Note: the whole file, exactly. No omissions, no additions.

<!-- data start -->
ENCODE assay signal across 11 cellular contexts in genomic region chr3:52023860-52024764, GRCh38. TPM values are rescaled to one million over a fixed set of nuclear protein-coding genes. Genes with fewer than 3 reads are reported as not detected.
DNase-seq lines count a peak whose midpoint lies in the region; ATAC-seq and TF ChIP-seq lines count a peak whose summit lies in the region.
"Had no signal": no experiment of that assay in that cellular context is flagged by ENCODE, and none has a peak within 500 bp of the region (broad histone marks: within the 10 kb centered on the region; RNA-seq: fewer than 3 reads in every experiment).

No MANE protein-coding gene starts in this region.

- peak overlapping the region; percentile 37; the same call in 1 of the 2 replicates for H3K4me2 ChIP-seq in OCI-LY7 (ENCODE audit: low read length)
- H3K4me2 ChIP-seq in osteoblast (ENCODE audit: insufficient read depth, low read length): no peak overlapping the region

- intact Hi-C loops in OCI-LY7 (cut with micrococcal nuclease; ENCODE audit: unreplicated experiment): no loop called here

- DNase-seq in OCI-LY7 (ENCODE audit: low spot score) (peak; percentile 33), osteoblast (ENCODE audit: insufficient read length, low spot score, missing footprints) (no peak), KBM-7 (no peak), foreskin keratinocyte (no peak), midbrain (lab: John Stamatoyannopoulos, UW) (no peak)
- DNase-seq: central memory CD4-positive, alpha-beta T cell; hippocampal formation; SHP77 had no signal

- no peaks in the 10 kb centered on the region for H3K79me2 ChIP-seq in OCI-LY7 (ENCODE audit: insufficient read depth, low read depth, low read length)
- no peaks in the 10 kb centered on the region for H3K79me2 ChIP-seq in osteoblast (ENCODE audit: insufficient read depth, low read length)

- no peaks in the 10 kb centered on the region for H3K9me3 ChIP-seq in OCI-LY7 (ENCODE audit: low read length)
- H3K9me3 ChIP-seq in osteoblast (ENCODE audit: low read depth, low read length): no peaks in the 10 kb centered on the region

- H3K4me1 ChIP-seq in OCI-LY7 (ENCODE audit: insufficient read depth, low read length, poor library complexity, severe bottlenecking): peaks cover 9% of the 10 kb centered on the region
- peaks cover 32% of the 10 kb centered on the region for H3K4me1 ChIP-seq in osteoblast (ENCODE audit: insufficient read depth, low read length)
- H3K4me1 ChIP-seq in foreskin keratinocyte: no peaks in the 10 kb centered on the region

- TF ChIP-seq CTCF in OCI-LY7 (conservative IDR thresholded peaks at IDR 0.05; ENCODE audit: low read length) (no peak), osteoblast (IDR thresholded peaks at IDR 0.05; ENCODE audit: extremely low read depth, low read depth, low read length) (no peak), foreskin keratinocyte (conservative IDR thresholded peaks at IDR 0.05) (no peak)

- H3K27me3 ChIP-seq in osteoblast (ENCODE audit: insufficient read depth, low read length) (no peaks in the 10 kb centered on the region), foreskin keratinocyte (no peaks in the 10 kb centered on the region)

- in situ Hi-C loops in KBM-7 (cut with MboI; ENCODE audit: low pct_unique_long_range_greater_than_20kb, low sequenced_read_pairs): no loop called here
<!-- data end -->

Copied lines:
ENCODE assay signal across 11 cellular contexts in genomic region chr3:52023860-52024764, GRCh38. TPM values are rescaled to one million over a fixed set of nuclear protein-coding genes. Genes with fewer than 3 reads are reported as not detected.
DNase-seq lines count a peak whose midpoint lies in the region; ATAC-seq and TF ChIP-seq lines count a peak whose summit lies in the region.
"Had no signal": no experiment of that assay in that cellular context is flagged by ENCODE, and none has a peak within 500 bp of the region (broad histone marks: within the 10 kb centered on the region; RNA-seq: fewer than 3 reads in every experiment).

No MANE protein-coding gene starts in this region.

- peak overlapping the region; percentile 37; the same call in 1 of the 2 replicates for H3K4me2 ChIP-seq in OCI-LY7 (ENCODE audit: low read length)
- H3K4me2 ChIP-seq in osteoblast (ENCODE audit: insufficient read depth, low read length): no peak overlapping the region

- intact Hi-C loops in OCI-LY7 (cut with micrococcal nuclease; ENCODE audit: unreplicated experiment): no loop called here

- DNase-seq in OCI-LY7 (ENCODE audit: low spot score) (peak; percentile 33), osteoblast (ENCODE audit: insufficient read length, low spot score, missing footprints) (no peak), KBM-7 (no peak), foreskin keratinocyte (no peak), midbrain (lab: John Stamatoyannopoulos, UW) (no peak)
- DNase-seq: central memory CD4-positive, alpha-beta T cell; hippocampal formation; SHP77 had no signal

- no peaks in the 10 kb centered on the region for H3K79me2 ChIP-seq in OCI-LY7 (ENCODE audit: insufficient read depth, low read depth, low read length)
- no peaks in the 10 kb centered on the region for H3K79me2 ChIP-seq in osteoblast (ENCODE audit: insufficient read depth, low read length)

- no peaks in the 10 kb centered on the region for H3K9me3 ChIP-seq in OCI-LY7 (ENCODE audit: low read length)
- H3K9me3 ChIP-seq in osteoblast (ENCODE audit: low read depth, low read length): no peaks in the 10 kb centered on the region

- H3K4me1 ChIP-seq in OCI-LY7 (ENCODE audit: insufficient read depth, low read length, poor library complexity, severe bottlenecking): peaks cover 9% of the 10 kb centered on the region
- peaks cover 32% of the 10 kb centered on the region for H3K4me1 ChIP-seq in osteoblast (ENCODE audit: insufficient read depth, low read length)
- H3K4me1 ChIP-seq in foreskin keratinocyte: no peaks in the 10 kb centered on the region

- TF ChIP-seq CTCF in OCI-LY7 (conservative IDR thresholded peaks at IDR 0.05; ENCODE audit: low read length) (no peak), osteoblast (IDR thresholded peaks at IDR 0.05; ENCODE audit: extremely low read depth, low read depth, low read length) (no peak), foreskin keratinocyte (conservative IDR thresholded peaks at IDR 0.05) (no peak)

- H3K27me3 ChIP-seq in osteoblast (ENCODE audit: insufficient read depth, low read length) (no peaks in the 10 kb centered on the region), foreskin keratinocyte (no peaks in the 10 kb centered on the region)

- in situ Hi-C loops in KBM-7 (cut with MboI; ENCODE audit: low pct_unique_long_range_greater_than_20kb, low sequenced_read_pairs): no loop called here